The MBA program at Sasin seems to be an international MBA program, but in reality it is not that international at all: most students are Thai and as a result most out-of-class things will also be completely Thai. In total there are only 5 foreign students (not including the people who are counted as foreigners by Sasin because they hold two passports) plus a very limited number of exchange students every now and then who join for a few weeks. The classes are conducted in English though and most professors teaching here are visiting professors, but that still does not make it a truly international program; especially not when compared to other international MBA programs offered around the world.
Sasin does offer some international opportunities for its students, to get a taste of what happens outside of Thailand. At first there is the exchange program offering students the chance to follow a quarter abroad, and secondly students can choose the optional GIM course at the end of the first year where some research has to be conducted in a country of your own choice as long as it is not Thailand.
The exchange program is very popular with students since it offers the opportunity to spend a quarter outside of Thailand at the best places the world has to offer like Kellogg and Wharton in the USA, some universities in Japan and China, etc. The Erasmus University in Rotterdam, the place where I studied before, seems a lot less attractive to the average Thai as nobody applied to spend a quarter there: maybe Holland is too cold or maybe I am not such a good ambassador for my country. Many students apply for the limited number of spots available at the most attractive universities and through some questionable ways Sasin picks the “best” students for the spots they applied for.
For picking the best students for the available spots I would have expected a focus on what the student wants to gain from this international experience, and what they have to offer their potential temporary classmates during their exchange to be the most important criteria for making a selection, but Sasin sees this differently and went for the quality of an essay on the future of Thailand within ASEAN and how you were able to answer ambiguous questions, like if the internet is something good or bad, during an interview that neither tested your knowledge, motivation, nor reasoning skills very well. Apparently this method is used for some time already and I can only imagine the impressions the Sasin ambassadors left after visiting a foreign university for some months keeping in mind the strong arguing skills and highly developed urge to ask questions to get to the bottom of things often displayed during class when being within their comfort zone.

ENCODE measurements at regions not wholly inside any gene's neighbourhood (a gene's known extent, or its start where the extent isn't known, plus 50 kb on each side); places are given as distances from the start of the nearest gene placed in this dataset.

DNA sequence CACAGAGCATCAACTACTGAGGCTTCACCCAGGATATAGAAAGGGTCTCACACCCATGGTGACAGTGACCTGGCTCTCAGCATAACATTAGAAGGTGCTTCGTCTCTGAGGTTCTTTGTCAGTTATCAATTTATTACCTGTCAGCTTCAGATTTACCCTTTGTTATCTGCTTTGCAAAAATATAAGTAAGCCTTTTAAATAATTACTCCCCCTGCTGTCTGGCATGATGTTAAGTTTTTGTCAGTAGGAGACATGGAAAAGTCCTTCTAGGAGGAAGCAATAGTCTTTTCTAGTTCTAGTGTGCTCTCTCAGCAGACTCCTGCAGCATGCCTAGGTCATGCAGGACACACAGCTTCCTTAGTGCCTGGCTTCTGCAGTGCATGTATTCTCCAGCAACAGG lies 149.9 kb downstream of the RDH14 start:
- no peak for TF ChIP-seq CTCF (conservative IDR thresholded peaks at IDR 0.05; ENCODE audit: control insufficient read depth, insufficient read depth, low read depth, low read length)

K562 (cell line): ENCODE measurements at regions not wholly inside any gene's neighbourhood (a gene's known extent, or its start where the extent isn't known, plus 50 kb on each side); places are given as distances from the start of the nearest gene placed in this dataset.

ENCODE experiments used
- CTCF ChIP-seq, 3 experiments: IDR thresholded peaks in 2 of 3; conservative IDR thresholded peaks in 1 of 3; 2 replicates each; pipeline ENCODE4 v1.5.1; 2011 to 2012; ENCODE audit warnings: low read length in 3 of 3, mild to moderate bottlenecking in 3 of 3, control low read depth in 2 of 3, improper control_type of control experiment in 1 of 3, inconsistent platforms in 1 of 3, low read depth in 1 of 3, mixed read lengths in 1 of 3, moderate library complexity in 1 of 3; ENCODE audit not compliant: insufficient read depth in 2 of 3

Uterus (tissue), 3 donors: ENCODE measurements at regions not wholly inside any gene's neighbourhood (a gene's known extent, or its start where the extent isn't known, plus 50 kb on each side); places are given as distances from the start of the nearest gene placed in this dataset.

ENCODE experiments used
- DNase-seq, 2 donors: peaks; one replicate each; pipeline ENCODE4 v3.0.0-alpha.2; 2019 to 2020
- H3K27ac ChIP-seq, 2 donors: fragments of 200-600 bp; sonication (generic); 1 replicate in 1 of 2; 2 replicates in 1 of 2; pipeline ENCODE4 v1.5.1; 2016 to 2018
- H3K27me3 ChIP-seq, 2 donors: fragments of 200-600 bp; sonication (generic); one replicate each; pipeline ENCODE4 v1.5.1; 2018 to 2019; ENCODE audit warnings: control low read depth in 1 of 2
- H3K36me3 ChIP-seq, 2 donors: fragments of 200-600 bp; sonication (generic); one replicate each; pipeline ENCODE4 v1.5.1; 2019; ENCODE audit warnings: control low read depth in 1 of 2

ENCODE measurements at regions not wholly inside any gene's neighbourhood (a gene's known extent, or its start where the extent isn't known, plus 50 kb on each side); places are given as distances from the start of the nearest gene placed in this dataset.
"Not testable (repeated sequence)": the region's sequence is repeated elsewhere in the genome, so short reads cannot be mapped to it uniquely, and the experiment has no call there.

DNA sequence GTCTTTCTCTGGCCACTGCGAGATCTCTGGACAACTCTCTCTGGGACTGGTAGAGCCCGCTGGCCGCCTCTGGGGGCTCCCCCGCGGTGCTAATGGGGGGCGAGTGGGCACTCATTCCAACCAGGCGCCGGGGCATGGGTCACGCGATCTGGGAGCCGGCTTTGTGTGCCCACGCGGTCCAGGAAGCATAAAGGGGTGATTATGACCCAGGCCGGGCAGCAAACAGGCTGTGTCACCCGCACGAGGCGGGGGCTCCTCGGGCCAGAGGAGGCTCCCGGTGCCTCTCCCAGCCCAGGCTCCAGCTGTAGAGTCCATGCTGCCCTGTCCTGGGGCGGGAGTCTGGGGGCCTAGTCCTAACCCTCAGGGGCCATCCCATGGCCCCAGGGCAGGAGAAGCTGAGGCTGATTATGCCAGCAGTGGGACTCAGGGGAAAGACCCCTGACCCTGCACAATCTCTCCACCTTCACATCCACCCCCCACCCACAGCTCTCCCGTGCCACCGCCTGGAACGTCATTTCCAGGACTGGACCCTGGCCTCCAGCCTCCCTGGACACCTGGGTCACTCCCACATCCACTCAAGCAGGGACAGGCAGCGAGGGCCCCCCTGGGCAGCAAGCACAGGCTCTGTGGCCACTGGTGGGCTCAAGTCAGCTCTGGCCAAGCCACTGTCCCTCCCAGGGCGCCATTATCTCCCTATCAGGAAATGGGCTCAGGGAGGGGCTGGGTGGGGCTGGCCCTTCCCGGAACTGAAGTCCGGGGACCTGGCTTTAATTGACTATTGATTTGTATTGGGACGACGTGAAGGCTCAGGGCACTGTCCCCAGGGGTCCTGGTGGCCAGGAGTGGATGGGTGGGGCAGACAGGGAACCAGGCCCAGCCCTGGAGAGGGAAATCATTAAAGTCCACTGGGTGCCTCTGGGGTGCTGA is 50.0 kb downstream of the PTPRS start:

The GIM, Global Initiatives in Management, trip is completely different from the exchange as this one leaves everything open for students to decide. The idea behind the trip is to do some research about a subject you deem interesting, in a country you deem interesting, with people you deem interesting. In other words: you just find some friends who want to join you doing the research, pick a country with many other students, and all go there to do some questionable research while having lots of fun. At first I enrolled for this course as I always wanted to visit Japan and it would be fun to be there for 2 weeks to visit some companies and do some research. But it soon became clear that the costs of a short trip like this would be steep: 60,000 baht for the credits and another 55,000 baht for the direct costs involved in the trip like hotel, travel, and food. Sasin normally pays about 25,000 baht of this trip, probably because they cash 60,000 baht for the credits without offering much in return, but it would still leave me with a 1-2 weeks trip to Japan for 90,000 baht. I guess I can do it cheaper alone.
And more importantly: we also got a chance to see the research results previous groups produced based on their GIM trips and most conclusions had the seal of approval from Captain Obvious. The main reason why people still pick this course is to be able to go on a holiday with friends paid by their parents as it would be harder to request funding from Khun mom and dad if you admit your whole holiday plan is based on drinking and partying.
For me the choice to skip both opportunities for some more international exposure was therefore quite a simple one; I view my whole studying at Sasin already as sort of an exchange. Besides, this leaves me a couple of months during the break where I can travel to wherever I want and do whatever I want.
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